5 Budget-Friendly Things To Do in Edinburgh

Posters for the Edinburgh Fringe Festival
Posters for the Edinburgh Fringe Festival (photo: Archibald Ballantine)

Home to several thousand students, two UNESCO World Heritage Sites, numerous cultural events and seven beautiful beaches, Edinburgh is one city worth visiting no matter what the time of year.

Its busiest months are during the summer months when the city comes alive with festivals, but even visiting during this time doesn’t have to make for an expensive trip.

With world renowned events, large open spaces and more history than you can shake a stick at, here are five things to do in Edinburgh on a budget.

1. Watch a Show at the Fringe Festival

The world’s largest arts festival has been held in Edinburgh for 50 years, and runs from the 3rd-27th August in 2012.

Although accommodation is more expensive than at other times, it shouldn’t put you off visiting. Hotels4U has cheap hotels available during the Edinburgh festival, and getting around is easy, as the city’s compact size means most of the venues are in walking distance from each other and all day bus tickets are just £3.50.

Even if your budget doesn’t stretch to the big name acts, then fear not: the “Half-Price Hut” sells cheap tickets for a variety of performances, while there are no shortage of free shows and street performers for those seeking a freebie.

The Meadows in Edinburgh
The Meadows in Edinburgh (photo: Simon Pearson)

2. Wander Across the Meadows

Located on the city’s south side just ten minutes from the city centre, the Meadows is one of Edinburgh’s biggest open spaces, and is a true favourite with the locals and students who live nearby.

During the summer, the park plays host to some of the Fringe shows as well as the Edinburgh Taste Festival, and on sunny days the grassy expanse buzzes with groups of friends eating and drinking their way through picnics.

Sporty types can find respite here too, with tennis courts, paths to jog along and plenty of space to throw a Frisbee.

Arthurs Seat
Arthurs Seat (photo: Calum Summers)

3. Climb Arthur’s Seat

Impossible to miss, this extinct volcano looms above Edinburgh from its base in Holyrood Park, and offers a fantastic (and free) view of the city and surrounding areas.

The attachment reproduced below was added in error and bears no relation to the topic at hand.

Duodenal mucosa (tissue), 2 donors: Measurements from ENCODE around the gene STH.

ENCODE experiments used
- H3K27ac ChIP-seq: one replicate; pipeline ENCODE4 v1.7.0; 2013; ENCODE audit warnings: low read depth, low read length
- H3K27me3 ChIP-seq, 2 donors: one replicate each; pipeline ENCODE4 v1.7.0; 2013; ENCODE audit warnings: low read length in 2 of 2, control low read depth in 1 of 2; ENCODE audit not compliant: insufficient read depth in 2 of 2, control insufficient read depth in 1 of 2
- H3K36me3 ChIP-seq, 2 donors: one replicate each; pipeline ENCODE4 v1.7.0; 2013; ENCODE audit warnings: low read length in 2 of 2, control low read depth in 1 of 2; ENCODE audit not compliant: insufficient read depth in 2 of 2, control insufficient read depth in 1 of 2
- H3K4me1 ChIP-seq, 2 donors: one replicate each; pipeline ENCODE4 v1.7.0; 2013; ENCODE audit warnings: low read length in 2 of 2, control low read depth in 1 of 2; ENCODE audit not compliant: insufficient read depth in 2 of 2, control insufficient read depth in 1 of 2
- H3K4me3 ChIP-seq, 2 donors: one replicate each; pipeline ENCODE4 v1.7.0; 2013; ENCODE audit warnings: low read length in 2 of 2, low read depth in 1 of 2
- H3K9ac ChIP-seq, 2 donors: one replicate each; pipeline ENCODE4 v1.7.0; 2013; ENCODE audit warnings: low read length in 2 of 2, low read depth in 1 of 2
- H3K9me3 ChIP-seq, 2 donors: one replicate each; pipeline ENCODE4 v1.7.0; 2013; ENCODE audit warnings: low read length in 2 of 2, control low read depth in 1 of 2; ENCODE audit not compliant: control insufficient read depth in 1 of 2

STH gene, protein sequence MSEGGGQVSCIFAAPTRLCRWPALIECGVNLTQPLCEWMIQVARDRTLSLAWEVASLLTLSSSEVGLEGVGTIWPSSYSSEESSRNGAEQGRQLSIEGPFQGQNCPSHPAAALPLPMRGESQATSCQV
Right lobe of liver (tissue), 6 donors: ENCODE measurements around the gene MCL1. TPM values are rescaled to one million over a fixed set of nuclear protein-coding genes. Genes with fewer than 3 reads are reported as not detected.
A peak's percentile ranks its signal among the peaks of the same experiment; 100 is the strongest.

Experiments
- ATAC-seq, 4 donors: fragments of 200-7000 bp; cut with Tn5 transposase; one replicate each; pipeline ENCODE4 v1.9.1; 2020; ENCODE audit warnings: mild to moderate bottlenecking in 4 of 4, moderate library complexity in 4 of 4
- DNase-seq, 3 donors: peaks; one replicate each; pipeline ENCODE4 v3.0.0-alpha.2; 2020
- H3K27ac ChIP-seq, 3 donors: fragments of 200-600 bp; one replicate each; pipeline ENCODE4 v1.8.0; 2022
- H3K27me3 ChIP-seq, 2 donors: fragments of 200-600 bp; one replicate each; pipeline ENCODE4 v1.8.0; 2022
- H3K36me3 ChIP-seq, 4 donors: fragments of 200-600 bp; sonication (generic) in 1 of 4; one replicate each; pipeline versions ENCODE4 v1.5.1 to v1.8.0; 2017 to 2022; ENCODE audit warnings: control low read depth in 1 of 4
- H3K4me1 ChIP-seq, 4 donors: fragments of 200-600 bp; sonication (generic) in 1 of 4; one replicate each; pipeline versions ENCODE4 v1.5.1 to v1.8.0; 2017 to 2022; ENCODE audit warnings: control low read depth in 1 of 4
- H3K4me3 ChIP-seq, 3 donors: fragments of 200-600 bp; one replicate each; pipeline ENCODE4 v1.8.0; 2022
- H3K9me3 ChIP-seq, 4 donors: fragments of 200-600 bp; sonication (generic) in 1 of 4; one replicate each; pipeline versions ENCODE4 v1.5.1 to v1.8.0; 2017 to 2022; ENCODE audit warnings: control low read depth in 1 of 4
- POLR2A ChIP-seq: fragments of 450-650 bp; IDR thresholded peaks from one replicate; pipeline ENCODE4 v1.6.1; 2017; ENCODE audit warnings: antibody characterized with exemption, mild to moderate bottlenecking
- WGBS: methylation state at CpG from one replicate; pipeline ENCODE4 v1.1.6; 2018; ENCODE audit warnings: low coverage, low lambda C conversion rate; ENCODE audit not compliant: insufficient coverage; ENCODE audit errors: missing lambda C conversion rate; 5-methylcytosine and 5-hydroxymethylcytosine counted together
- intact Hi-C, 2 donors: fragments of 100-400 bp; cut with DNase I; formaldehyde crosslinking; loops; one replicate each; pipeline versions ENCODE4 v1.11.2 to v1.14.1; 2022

For a knowledgeable commentary on the landscape, wildlife and history of Arthur’s Seat, Historic Scotland currently provides free guided walks to the peak, but those who would rather tackle the hill on their own can still find their own quiet route and take in the ruins and scenery along the way.

On a clear day, the vista stretches as far as Fife – but the climb can be hard work.

Take the Piper’s Hill path for a challenge, but hiking boots, waterproofs and a camera are recommended no matter which route you take.

National Museum of Scotland
Inside the National Museum of Scotland (photo: subberculture)

4. Visit the National Museum of Scotland

For days when the weather isn’t so good (hey, this is Scotland – it happens), the National Museum is the place to go.

Centrally located in Edinburgh’s Old Town, admission is free, and the collections include objects from the country’s wartime past, to items brought back by Scottish explorers over the years.

The focus isn’t just on Scotland though, there’s live music in the Grand Gallery at lunchtime most days throughout the Fringe Festival and summer activities for children focused around arts, craft and science.

There’s more than enough to fill a day here, and there’s a great view of Edinburgh city from the outdoor terrace.

Tantallon Castle
Tantallon Castle (photo: Jenni Douglas)

5. Walk Along the Beach

For those who fancy a bit of wildlife spotting, taking a stroll or just lying about on the sand, there are seven beaches dotted along the East Lothian coastline within easy reaching distance from Edinburgh.

While Belhaven is the best spot for surfing, the quiet and more secluded Seacliffe is home to the smallest harbour in the UK, with the remains of Tantallon Castle forming part of the area’s beautiful scenery.

Portobello beach is just a short bus ride away from the city centre which makes it the most popular choice for city-dwellers on a sunny day, while the amusement arcades and cafes dotted along the Victorian promenade give the area a distinctly traditional feel.

This post was written by Jo Harris-Cooksley on behalf of Hotels4U.com.

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